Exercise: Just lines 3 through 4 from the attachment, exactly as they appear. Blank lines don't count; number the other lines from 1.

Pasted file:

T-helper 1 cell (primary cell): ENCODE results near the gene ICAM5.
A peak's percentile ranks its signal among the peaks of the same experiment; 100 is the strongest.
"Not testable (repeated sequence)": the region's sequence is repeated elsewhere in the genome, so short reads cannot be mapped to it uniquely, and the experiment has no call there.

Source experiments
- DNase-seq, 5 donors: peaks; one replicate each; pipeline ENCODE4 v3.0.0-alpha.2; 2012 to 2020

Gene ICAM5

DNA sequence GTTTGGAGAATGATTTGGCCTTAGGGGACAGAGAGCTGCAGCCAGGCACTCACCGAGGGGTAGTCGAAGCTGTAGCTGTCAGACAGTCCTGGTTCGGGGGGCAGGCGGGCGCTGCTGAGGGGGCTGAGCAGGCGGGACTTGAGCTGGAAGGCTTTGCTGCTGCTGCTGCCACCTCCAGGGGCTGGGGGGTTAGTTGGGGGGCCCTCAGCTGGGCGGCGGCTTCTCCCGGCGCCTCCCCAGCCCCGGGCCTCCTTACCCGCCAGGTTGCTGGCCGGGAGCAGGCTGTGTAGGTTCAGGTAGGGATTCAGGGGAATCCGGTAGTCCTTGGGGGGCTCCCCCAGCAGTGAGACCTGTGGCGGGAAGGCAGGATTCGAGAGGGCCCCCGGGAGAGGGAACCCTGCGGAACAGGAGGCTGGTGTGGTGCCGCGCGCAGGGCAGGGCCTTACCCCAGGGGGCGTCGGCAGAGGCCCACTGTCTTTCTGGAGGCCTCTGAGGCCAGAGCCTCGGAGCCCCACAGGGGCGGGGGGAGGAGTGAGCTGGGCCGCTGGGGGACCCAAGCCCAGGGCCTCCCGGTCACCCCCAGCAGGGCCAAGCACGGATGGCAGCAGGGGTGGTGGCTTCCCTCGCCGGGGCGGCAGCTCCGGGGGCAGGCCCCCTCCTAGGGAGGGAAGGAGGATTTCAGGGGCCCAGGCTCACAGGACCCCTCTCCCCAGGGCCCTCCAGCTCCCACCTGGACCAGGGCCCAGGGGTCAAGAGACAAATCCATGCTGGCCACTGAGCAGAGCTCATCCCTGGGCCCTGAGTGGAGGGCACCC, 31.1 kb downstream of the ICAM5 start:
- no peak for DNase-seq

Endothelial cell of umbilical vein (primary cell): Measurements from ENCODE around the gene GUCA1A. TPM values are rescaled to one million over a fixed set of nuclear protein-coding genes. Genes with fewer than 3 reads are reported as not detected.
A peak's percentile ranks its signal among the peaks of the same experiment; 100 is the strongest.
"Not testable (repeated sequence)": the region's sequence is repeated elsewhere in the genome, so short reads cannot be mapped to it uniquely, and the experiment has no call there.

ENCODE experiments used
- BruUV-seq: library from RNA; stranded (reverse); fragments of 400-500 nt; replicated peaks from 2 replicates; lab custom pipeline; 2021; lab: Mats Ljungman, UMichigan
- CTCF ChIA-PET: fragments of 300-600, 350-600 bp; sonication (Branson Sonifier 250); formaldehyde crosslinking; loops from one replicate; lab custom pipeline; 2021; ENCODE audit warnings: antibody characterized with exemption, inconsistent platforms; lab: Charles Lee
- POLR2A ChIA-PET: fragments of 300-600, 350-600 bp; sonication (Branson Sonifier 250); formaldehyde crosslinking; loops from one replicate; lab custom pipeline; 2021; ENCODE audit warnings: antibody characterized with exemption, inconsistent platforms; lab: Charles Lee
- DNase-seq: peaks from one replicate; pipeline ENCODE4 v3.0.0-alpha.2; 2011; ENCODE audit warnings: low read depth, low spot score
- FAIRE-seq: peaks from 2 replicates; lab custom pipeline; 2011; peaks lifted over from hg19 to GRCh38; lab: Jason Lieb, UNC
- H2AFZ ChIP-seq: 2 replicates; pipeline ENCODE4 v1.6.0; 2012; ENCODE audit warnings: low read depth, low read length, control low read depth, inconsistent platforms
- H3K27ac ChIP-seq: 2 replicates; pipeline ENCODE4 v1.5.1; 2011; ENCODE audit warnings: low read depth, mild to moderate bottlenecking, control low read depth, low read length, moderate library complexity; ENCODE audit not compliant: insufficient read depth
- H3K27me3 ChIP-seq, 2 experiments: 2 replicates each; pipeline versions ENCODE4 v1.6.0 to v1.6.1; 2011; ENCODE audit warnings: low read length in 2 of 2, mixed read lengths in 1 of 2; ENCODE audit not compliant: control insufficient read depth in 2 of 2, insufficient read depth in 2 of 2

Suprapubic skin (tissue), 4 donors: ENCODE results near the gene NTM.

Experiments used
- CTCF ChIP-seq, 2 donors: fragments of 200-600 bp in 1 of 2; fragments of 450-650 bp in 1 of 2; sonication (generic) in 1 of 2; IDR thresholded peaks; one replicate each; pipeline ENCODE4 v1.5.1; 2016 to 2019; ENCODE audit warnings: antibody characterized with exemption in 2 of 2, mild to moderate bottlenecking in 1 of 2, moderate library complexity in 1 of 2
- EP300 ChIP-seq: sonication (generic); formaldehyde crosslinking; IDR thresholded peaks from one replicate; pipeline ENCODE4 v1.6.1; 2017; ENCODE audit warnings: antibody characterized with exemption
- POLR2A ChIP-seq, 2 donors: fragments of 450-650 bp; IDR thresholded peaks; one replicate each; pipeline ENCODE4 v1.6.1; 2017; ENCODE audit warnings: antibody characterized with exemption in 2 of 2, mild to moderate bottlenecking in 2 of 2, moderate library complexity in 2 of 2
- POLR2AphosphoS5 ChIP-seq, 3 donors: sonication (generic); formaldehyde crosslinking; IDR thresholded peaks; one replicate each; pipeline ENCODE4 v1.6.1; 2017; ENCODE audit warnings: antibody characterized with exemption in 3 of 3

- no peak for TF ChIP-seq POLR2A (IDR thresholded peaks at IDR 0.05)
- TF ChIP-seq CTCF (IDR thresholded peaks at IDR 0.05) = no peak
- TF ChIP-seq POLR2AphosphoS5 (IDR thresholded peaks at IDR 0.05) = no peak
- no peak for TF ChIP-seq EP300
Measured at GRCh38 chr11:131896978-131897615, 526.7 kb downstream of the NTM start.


"Not testable (repeated sequence)": the region's sequence is repeated elsewhere in the genome, so short reads cannot be mapped to it uniquely, and the experiment has no call there.

Source experiments